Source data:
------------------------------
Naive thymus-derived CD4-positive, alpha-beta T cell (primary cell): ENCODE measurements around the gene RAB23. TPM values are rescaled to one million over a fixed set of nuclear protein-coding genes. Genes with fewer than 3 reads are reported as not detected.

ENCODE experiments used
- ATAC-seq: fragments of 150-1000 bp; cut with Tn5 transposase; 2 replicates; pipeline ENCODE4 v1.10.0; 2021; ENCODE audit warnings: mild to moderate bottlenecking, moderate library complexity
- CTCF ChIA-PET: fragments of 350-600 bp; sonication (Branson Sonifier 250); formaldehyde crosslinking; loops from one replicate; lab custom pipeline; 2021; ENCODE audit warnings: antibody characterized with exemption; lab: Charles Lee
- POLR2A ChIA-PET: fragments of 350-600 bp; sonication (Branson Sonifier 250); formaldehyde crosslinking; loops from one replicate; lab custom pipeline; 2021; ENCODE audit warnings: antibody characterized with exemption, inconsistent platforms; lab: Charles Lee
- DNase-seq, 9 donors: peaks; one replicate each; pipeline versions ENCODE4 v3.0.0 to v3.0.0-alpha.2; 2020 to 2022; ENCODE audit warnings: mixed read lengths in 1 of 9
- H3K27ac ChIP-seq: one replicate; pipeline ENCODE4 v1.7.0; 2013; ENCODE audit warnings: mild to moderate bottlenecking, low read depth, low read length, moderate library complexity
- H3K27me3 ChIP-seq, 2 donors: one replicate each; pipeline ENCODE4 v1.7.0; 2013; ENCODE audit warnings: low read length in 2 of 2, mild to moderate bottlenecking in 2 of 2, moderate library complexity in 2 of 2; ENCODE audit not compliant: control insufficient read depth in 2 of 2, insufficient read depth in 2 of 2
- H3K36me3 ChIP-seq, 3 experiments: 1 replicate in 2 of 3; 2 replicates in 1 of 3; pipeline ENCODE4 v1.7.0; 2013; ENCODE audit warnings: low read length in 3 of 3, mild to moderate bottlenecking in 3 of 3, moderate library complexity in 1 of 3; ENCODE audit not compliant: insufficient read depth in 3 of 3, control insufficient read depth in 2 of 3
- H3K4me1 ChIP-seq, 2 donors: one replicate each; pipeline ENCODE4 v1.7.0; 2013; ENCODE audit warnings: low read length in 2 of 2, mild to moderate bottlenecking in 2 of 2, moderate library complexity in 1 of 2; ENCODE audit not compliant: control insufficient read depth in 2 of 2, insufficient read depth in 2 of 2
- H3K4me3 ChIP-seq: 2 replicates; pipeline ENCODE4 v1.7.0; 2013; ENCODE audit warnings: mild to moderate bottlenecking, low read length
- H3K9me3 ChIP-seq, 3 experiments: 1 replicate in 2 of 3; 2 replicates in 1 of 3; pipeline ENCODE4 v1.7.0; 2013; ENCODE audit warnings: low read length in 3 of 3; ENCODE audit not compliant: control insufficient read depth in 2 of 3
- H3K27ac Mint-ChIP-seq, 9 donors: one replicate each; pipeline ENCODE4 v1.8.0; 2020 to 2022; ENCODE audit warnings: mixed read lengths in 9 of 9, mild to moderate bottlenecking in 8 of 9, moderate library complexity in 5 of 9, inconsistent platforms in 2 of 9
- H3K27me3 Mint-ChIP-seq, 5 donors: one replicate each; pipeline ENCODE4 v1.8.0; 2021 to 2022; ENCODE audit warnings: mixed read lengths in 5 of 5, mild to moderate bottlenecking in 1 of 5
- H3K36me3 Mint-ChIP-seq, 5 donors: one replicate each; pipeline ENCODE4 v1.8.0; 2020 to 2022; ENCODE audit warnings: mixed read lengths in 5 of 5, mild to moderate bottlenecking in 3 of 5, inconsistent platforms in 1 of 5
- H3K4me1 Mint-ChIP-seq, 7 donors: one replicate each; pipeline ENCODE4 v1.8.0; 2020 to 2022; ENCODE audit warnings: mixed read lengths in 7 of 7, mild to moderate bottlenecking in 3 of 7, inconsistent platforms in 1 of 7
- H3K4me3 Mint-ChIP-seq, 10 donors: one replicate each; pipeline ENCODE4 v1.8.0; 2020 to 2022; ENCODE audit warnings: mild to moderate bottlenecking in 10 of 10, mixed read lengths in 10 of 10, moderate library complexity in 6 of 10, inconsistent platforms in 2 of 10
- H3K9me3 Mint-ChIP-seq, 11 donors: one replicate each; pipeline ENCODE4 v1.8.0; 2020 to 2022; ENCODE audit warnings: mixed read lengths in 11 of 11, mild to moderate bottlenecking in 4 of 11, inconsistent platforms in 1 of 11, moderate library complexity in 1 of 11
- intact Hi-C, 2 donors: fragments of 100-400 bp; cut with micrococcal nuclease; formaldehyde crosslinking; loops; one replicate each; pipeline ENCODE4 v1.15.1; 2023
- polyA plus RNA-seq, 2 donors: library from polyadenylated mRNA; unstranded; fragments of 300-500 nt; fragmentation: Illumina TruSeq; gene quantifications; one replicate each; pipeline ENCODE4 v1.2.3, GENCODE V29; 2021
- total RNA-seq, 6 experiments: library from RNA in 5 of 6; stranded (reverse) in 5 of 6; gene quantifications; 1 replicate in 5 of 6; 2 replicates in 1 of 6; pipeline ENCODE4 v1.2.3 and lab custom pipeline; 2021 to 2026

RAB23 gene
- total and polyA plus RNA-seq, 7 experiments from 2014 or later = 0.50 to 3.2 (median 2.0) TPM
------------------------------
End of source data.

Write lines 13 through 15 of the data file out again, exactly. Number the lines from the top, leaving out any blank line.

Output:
- H3K27ac Mint-ChIP-seq, 9 donors: one replicate each; pipeline ENCODE4 v1.8.0; 2020 to 2022; ENCODE audit warnings: mixed read lengths in 9 of 9, mild to moderate bottlenecking in 8 of 9, moderate library complexity in 5 of 9, inconsistent platforms in 2 of 9
- H3K27me3 Mint-ChIP-seq, 5 donors: one replicate each; pipeline ENCODE4 v1.8.0; 2021 to 2022; ENCODE audit warnings: mixed read lengths in 5 of 5, mild to moderate bottlenecking in 1 of 5
- H3K36me3 Mint-ChIP-seq, 5 donors: one replicate each; pipeline ENCODE4 v1.8.0; 2020 to 2022; ENCODE audit warnings: mixed read lengths in 5 of 5, mild to moderate bottlenecking in 3 of 5, inconsistent platforms in 1 of 5